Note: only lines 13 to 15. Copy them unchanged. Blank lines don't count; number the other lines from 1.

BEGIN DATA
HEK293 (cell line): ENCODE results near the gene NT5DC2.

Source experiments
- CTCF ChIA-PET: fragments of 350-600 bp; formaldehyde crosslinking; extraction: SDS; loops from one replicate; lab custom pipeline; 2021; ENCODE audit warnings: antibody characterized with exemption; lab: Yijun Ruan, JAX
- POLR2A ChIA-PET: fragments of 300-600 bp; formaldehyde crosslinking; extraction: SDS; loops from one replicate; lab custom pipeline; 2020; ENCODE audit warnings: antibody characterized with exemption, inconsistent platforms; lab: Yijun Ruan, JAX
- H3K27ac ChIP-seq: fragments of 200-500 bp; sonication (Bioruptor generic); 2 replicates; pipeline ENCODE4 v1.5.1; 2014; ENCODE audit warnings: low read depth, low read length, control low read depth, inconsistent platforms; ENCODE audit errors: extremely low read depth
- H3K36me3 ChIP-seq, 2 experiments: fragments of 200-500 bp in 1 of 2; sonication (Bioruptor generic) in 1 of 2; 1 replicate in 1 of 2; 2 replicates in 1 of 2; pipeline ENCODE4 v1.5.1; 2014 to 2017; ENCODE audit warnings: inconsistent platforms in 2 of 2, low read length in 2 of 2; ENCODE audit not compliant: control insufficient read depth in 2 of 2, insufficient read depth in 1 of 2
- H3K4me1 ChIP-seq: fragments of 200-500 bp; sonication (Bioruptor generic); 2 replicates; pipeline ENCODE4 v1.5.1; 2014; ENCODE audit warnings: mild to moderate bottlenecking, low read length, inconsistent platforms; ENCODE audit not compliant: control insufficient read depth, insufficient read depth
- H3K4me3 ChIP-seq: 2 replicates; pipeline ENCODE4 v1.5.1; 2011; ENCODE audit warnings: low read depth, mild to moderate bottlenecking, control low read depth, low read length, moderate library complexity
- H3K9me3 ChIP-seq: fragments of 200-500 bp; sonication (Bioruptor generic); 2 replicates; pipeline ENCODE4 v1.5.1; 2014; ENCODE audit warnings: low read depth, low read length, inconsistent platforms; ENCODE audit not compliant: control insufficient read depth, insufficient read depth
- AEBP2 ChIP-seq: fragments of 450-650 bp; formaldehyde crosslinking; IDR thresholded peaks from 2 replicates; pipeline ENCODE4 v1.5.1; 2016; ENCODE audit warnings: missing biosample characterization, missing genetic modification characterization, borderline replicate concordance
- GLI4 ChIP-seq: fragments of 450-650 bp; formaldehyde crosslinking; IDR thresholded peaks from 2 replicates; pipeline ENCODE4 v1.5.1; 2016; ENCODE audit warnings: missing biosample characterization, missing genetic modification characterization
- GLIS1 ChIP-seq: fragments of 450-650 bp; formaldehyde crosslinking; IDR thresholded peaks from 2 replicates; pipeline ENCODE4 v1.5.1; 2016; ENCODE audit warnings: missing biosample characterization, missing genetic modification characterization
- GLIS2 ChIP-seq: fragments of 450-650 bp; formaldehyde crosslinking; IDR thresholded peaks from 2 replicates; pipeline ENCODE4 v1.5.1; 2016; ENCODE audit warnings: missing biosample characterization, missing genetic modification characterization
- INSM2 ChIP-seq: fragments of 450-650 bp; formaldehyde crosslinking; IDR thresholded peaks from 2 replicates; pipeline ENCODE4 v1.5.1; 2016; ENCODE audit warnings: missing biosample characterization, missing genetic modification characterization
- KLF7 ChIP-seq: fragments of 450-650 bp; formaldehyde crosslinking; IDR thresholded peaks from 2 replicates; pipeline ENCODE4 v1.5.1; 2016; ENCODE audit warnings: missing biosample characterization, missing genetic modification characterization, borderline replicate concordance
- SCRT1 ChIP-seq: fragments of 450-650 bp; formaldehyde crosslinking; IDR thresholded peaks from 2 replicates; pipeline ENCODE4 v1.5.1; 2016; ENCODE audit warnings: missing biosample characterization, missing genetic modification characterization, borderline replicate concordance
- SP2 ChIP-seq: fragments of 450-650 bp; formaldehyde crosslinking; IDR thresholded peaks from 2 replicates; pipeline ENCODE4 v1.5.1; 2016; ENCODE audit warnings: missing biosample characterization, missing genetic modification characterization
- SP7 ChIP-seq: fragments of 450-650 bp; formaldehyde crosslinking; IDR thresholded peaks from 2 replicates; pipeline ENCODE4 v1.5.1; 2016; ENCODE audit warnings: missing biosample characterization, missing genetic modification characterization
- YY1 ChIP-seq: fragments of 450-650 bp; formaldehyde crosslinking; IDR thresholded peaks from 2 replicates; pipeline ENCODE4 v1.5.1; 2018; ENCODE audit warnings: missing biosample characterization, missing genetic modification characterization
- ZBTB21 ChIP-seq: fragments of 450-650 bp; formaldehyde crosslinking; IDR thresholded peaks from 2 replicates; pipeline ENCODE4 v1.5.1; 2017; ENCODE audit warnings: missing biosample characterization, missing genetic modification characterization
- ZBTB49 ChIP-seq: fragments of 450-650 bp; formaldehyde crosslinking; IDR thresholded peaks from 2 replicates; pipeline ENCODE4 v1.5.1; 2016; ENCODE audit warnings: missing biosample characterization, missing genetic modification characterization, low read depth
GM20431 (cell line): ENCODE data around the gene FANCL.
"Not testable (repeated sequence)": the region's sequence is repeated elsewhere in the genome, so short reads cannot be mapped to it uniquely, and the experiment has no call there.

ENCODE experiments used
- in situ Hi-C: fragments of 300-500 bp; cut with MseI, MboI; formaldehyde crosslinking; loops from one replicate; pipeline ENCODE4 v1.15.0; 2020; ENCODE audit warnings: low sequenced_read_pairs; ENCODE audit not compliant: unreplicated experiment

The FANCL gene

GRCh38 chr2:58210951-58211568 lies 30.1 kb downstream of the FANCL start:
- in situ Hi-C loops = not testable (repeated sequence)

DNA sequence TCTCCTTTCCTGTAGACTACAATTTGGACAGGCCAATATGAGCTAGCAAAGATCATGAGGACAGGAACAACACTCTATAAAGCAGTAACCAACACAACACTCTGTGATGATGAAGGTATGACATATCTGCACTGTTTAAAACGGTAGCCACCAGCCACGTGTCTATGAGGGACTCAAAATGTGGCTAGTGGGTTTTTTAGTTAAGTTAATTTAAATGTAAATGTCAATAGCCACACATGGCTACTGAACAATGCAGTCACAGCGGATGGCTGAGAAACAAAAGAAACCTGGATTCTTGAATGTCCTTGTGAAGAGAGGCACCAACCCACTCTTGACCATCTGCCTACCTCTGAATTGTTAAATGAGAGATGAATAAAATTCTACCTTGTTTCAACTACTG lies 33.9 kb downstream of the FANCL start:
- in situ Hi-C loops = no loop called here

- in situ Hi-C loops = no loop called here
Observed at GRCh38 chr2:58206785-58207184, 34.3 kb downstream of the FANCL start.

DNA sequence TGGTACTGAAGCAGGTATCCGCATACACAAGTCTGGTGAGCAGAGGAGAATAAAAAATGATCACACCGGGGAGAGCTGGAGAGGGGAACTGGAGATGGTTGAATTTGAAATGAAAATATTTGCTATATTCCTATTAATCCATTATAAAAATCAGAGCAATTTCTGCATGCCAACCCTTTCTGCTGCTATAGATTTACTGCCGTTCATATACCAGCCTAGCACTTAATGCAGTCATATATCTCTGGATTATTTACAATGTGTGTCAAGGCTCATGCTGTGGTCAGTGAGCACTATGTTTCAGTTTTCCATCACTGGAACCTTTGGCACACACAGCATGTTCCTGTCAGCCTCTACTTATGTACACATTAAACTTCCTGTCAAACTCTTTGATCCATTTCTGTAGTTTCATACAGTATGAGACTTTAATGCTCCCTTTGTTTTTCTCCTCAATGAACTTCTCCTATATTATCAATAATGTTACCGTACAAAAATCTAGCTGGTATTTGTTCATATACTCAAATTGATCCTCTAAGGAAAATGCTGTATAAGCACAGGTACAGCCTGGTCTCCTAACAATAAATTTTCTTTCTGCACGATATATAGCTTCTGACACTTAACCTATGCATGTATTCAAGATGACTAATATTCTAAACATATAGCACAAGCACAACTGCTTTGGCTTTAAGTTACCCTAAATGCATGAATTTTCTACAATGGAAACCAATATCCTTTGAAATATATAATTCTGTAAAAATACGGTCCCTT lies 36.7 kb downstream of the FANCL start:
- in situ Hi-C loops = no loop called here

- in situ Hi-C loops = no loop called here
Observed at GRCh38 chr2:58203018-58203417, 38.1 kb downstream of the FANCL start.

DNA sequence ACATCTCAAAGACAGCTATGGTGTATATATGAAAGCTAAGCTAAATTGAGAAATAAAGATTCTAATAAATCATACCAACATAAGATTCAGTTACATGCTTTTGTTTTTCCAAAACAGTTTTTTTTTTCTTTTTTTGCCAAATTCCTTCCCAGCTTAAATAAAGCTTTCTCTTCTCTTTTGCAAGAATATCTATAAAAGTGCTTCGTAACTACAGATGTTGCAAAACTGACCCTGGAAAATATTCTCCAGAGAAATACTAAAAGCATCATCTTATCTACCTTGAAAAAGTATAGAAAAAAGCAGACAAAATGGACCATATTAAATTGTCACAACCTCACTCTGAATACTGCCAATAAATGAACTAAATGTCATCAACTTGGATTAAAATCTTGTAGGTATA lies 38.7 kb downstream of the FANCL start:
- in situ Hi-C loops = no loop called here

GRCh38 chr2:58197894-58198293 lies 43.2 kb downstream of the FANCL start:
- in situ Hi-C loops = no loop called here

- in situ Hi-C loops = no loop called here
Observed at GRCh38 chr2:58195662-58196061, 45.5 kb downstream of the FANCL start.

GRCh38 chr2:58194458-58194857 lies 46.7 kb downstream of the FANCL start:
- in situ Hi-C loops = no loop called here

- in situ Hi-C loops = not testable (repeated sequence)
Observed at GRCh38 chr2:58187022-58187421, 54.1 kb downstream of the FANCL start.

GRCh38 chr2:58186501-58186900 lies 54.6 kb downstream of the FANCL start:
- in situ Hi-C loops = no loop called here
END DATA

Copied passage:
- GLIS2 ChIP-seq: fragments of 450-650 bp; formaldehyde crosslinking; IDR thresholded peaks from 2 replicates; pipeline ENCODE4 v1.5.1; 2016; ENCODE audit warnings: missing biosample characterization, missing genetic modification characterization
- INSM2 ChIP-seq: fragments of 450-650 bp; formaldehyde crosslinking; IDR thresholded peaks from 2 replicates; pipeline ENCODE4 v1.5.1; 2016; ENCODE audit warnings: missing biosample characterization, missing genetic modification characterization
- KLF7 ChIP-seq: fragments of 450-650 bp; formaldehyde crosslinking; IDR thresholded peaks from 2 replicates; pipeline ENCODE4 v1.5.1; 2016; ENCODE audit warnings: missing biosample characterization, missing genetic modification characterization, borderline replicate concordance